> My argument is about the geometry information.  The friction map
> combines road geometries from OSM and Google road geometry information.
> I see no way it can be argued that this combination of road geometry
> data which is rendered into the friction map is a collective database.
> None of the four criteria of the collective database guideline is met
> (unless of course you postulate that OSM roads are a different type of
> feature than Google roads).
> What I'm saying is that road geometry is a different type of feature than
"distance-to-road" data. "Distance-to-road" would give you the distance to
the nearest road, it doesn't give you each separate road, and you couldn't
substitute that value for a real road network.

> Example:  You want to render a map with lakes supplementing the
> incomplete lake data from OSM with proprietary data from elsewhere.  So
> what you do is:
> * you take the lake geometries from OSM (equivalent to the OSM roads)
> * you create a distance-to-water function/API for you proprietary lake
> dataset (equivalent to the Google distance-to-road API)
> * you render both the OSM (based on the polygon geometries) and the
> proprietary data based lakes (based on the distance function) into your
> map (equivalent to the rendering of the friction map)
> * you enjoy your map showing lakes from both OSM and proprietary data
> without share-alike.

> Yes, depending on how you want to style your lakes doing so based on a
> distance function can be challenging - but that is just a minor hurdle.
> Your example doesn't work. Even if you could render "distance-to-water"
this way, you wouldn't get a set proprietary data based lakes + OSM lakes,
you would get a visualization of one massive complicated body of water that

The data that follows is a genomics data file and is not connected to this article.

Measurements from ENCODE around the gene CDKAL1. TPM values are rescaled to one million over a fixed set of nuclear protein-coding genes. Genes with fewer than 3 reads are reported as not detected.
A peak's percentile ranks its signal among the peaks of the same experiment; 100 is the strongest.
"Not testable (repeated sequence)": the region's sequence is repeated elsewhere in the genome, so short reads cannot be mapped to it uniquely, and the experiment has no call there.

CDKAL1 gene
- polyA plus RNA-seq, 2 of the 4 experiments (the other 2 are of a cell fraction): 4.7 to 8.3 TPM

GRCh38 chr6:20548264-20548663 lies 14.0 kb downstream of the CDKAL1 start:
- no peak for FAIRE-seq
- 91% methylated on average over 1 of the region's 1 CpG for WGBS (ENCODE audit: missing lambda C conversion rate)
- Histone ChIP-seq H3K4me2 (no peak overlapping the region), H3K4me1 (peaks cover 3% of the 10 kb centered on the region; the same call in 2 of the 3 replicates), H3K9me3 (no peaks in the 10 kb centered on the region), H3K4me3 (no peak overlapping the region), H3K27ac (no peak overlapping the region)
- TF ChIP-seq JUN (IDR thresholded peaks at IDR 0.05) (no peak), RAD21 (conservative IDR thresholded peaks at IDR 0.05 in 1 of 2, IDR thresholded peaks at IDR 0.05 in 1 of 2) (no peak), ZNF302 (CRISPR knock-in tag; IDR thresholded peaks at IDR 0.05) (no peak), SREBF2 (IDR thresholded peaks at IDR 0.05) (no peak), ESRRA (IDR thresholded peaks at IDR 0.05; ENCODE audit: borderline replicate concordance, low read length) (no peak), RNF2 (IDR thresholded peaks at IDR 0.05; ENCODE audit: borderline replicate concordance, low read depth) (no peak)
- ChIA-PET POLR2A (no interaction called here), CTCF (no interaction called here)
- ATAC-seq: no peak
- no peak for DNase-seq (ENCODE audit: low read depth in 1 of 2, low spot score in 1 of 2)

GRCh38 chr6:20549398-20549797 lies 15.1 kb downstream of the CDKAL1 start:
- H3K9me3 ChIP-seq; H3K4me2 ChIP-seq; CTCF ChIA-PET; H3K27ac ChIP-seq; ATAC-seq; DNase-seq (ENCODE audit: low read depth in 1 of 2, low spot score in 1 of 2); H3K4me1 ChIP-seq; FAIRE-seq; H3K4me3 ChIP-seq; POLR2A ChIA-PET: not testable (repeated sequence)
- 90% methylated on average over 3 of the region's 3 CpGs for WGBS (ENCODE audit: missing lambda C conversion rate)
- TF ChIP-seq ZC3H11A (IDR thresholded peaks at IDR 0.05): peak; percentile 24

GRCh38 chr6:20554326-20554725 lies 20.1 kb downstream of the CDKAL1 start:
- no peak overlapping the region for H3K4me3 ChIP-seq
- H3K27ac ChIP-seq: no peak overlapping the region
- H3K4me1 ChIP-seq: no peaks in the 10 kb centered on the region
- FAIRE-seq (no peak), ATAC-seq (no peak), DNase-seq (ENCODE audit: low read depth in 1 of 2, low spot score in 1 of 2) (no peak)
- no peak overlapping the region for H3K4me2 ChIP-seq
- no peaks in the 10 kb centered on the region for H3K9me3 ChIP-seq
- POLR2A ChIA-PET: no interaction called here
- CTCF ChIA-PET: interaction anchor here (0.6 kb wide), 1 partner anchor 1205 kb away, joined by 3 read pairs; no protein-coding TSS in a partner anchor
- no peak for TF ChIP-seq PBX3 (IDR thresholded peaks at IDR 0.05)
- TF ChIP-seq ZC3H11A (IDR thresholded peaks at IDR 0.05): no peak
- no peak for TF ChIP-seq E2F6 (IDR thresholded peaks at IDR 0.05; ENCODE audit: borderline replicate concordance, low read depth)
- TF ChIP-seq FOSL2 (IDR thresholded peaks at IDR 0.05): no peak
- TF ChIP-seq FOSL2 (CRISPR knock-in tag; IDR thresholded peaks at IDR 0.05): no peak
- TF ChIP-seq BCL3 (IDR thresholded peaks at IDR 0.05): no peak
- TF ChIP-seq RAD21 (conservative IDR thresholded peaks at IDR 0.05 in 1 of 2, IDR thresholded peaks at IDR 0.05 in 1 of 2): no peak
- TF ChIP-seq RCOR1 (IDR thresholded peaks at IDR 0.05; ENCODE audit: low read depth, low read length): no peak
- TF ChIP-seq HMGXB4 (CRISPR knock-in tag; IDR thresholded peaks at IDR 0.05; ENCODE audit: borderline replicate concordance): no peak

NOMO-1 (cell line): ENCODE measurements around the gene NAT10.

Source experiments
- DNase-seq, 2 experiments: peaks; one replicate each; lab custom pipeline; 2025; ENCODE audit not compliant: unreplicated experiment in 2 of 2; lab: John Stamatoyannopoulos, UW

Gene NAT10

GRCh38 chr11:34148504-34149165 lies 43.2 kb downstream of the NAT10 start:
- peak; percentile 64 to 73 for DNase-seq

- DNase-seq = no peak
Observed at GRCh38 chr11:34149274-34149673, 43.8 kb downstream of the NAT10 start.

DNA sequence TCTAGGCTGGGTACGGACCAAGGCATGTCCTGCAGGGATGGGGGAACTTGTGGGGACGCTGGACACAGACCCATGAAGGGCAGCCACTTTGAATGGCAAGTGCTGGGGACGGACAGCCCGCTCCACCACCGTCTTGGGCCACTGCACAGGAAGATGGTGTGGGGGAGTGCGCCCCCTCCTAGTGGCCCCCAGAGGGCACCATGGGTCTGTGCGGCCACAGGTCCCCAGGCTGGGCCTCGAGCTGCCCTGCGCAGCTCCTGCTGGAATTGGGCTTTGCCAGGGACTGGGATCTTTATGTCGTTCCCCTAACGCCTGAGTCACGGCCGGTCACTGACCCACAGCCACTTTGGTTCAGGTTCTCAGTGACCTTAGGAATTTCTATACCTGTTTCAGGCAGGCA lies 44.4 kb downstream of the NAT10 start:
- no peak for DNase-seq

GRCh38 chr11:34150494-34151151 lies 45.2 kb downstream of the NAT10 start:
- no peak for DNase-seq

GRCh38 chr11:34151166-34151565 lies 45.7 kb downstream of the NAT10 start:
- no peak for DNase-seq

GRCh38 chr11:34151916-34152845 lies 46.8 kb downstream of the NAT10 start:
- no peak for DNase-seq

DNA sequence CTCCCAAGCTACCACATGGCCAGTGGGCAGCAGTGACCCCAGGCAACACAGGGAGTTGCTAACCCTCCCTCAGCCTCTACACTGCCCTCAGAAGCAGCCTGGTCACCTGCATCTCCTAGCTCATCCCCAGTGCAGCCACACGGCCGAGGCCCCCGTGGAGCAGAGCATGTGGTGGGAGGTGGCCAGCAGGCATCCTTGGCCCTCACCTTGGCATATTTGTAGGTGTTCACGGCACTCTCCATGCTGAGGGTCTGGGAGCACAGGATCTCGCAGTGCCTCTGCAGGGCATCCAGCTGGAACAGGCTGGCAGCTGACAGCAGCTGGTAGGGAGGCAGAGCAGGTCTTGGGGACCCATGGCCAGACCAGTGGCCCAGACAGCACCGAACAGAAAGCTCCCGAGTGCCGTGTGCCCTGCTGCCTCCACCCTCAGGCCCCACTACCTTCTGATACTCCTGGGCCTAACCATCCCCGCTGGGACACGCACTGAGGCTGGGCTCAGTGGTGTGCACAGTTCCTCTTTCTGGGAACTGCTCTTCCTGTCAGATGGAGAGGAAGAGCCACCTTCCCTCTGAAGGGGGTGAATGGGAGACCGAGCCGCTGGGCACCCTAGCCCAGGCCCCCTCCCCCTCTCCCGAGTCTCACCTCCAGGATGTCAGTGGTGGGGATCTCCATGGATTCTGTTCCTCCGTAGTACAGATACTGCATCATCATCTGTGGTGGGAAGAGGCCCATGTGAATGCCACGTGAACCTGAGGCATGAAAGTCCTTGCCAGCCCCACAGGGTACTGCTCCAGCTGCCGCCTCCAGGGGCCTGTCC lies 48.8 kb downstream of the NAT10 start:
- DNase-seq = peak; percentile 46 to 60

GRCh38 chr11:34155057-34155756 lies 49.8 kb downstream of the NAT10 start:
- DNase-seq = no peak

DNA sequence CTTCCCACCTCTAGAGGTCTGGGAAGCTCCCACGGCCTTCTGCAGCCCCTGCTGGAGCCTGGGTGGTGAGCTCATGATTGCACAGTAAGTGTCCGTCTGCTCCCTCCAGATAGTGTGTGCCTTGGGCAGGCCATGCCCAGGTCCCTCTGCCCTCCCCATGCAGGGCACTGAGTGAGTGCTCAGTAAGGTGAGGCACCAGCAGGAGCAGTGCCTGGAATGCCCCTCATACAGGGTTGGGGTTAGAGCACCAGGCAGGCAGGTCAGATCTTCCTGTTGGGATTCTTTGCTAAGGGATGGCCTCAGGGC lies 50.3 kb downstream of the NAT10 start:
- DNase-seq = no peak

included all oceans, rivers, streams, etc. (at the database level, it would
still be a bunch of data values, not a big polygon, plus the OSM polygons).
This doesn't sound minor to me at all, as that's a lot of data to process
(leaving aside that you'd have to have a distance-to-water API to pull
from, which would not be easy to get).

> Note from a business perspective as a data user i would not really mind
> if the above scenario was acceptable but as said it would practically
> mean the end of share-alike for map rendering applications - and that
> is likely not what the mappers who voted to adopt the ODbL had in mind.
> I disagree with the implications. Even stretching such a scenario to the
extremes as you describe above, I do not see a practical result that hurts
OSM. The visualization you described sounds really pointless. Sharealike or
not, why would someone go through this type of contortion to get an
approximate map rendering of water, with no labels for the proprietary
water areas? Such a map would look terrible.
If we look at actual use, the researchers added the assigned speed values
to calculate friction, which is useful for their research. The end result
does not in anyway substitute for an OSM road network, which is what we
should really be concerned with. I do not believe you'd presented a
realistic hypothetical that would really change OSM use and thus present a
true risk.
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